In an exclusive Folio anthology illustrated by Jonathan Lloyd and Neil Gower, former Poet Laureate Andrew Motion gathers together the greatest war poetry, from antiquity to the Cold War and beyond.
Rupert Brooke: Selected Poems
Illustrated by Ed Kluz
Introduced by Jon Stallworthy
Limited to 1,750 hand-numbered copies
A limited edition published to commemorate the poet’s death in April 1915 and designed to emulate the fine press editions of the early 20th century. In series with Selected Poems Edward Thomas and Selected Poems Wilfred Owen.
A selection of Rupert Brooke’s most famous poems presented in a special limited edition to mark the centenary of his death. The book has been designed to reflect the values of the fine press movement of the early 20th century. The text, printed letterpress, is illustrated with original lithographs and quarter-bound in leather with hand-made paste-paper sides by Victoria Hall.
Brooke is famous both for his evocation of Edwardian England in poems such as ‘The Old Vicarage, Grantchester’ and for the wide-eyed patriotism of his later poems that herald the coming conflict. He died aged 27, before this illusion of a just and heroic war was completely shattered, although his final poem suggests that he may have begun to reconsider his idealistic stance. This edition contains superb new lithographs by Ed Kluz that capture the vitality and beauty of his verse.
Limited to 1,750 hand-numbered copies
Quarter-bound in goatskin, with paste-paper sides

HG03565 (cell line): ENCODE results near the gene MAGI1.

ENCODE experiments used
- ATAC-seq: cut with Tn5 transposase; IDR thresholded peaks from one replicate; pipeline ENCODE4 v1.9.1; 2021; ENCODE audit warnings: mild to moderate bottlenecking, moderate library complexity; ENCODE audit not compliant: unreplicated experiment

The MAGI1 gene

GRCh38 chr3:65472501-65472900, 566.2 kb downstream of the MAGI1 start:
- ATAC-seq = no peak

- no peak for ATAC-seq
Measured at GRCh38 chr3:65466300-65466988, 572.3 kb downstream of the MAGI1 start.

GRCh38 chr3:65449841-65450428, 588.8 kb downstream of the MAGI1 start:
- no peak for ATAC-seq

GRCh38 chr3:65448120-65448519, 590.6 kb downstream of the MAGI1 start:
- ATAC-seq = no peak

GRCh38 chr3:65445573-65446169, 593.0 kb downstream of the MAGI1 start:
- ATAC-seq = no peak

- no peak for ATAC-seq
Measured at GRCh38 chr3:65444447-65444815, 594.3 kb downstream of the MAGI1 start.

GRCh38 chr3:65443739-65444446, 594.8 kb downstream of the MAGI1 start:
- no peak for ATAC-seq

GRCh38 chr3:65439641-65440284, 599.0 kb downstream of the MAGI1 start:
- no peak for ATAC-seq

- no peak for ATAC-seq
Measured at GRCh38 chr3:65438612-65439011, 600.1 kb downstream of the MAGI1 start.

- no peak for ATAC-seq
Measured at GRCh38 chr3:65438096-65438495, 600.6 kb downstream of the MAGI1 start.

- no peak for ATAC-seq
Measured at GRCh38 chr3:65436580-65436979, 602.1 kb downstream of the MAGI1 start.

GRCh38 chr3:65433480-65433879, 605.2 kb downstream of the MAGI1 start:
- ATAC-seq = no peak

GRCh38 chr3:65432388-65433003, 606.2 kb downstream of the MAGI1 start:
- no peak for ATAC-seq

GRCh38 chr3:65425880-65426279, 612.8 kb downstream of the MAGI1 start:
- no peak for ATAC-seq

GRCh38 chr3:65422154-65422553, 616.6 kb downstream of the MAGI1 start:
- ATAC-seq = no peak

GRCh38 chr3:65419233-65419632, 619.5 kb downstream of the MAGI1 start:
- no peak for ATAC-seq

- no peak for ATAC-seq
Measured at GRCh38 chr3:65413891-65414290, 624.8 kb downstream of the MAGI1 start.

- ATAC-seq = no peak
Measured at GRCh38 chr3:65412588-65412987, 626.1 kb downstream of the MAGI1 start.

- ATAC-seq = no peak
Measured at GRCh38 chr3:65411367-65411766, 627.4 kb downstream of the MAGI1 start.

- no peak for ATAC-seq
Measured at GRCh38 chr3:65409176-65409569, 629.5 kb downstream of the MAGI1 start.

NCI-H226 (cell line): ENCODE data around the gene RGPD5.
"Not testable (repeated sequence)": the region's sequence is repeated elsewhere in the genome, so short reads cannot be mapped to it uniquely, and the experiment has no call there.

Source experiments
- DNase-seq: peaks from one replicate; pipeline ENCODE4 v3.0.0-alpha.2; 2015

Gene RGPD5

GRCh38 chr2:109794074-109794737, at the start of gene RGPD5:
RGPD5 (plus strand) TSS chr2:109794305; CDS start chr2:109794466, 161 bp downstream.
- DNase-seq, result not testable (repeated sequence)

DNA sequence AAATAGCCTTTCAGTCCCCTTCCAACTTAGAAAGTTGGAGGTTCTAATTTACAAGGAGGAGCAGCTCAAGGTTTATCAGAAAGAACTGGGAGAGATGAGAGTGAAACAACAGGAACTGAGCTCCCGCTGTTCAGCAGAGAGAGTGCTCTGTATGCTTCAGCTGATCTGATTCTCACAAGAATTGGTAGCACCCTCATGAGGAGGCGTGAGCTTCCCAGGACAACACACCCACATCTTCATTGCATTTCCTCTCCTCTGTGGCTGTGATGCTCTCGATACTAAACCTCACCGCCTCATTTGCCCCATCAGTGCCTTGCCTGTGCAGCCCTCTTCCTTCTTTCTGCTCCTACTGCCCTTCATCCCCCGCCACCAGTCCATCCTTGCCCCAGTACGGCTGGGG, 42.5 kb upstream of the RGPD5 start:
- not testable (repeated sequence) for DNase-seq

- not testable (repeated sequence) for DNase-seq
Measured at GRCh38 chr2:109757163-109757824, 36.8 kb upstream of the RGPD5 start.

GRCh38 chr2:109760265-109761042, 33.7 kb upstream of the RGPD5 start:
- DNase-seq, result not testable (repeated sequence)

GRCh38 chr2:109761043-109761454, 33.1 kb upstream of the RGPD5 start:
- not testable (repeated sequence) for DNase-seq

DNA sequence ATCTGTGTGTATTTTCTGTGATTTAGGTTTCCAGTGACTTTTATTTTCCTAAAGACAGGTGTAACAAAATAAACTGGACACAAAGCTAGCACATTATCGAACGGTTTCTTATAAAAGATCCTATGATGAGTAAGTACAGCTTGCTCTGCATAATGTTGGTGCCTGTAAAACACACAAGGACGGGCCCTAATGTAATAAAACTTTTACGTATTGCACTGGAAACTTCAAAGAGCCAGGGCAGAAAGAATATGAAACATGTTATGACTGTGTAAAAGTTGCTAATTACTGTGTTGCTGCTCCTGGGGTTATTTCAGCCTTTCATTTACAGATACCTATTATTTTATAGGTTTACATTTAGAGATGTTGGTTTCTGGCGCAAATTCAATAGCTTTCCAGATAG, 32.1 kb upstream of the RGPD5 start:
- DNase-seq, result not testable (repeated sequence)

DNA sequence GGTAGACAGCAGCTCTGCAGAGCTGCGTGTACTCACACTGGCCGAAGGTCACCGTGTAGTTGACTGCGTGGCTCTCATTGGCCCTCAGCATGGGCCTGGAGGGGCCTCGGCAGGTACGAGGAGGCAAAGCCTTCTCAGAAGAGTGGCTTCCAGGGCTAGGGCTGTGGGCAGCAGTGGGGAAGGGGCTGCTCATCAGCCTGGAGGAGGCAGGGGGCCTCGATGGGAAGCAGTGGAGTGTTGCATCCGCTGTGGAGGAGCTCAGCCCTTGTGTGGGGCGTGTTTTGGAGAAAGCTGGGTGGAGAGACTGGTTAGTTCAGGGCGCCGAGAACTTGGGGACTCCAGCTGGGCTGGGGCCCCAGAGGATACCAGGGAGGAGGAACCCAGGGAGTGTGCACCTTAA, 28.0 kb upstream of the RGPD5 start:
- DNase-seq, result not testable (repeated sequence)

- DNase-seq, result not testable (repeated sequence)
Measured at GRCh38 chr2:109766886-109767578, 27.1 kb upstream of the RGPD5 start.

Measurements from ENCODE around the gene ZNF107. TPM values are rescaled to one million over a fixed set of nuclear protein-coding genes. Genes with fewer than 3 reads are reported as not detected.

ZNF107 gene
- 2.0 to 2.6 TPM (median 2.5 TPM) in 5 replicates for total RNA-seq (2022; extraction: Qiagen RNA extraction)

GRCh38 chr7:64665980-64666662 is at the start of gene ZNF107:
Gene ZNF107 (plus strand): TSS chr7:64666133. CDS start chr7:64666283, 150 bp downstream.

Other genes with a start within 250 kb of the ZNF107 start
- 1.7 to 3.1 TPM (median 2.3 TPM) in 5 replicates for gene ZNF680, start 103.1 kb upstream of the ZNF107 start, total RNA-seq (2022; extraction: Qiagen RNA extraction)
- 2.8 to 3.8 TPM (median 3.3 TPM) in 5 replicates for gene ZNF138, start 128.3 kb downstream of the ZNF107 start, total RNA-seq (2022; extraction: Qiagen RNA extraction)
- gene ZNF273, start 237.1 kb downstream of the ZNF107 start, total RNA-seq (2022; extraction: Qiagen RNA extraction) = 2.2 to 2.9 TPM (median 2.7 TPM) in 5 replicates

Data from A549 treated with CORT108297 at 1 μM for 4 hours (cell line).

Set in hot metal in Monotype Walbaum
9 lithographs and 6 vignettes
Paper-covered slipcase blocked in gold on one side and inset with a lithograph label
Coloured top edge
9¾˝ x 7˝
About Rupert Brooke
His work was revered by literary greats such as T. S. Eliot, Henry James and D. H. Lawrence; W. B. Yeats called him ‘the handsomest man in England’; Winston Churchill eulogised him in a three-page Times obituary; others knew him as a tormented lover. Few literary figures have been mythologised as much as the poet Rupert Brooke.
Brooke was born in Rugby, England, in 1887. He studied at King’s College, Cambridge, living for a time in the village of Grantchester. Here he adopted a neo-Pagan lifestyle which later inspired the nostalgia of his most famous poem, ‘The Old Vicarage, Grantchester’. In 1912, at the end of a tempestuous love affair with Ka Cox, he suffered a breakdown, but found happiness in Tahiti, where he lived for several months and produced some of his best poetry. Under the patronage of his university friend Eddy Marsh he came to know Winston Churchill, George Bernard Shaw and other figures of the political and literary elite. Brooke joined the Royal Naval Division when war broke out. In February 1915, bound for Gallipoli, he developed septicaemia from a mosquito bite and died on 23 April, on a hospital ship off the Greek island of Skyros.
The Old Vicarage, Grantchester
Oh, is the water sweet and cool,
Gentle and brown, above the pool?
And laughs the immortal river still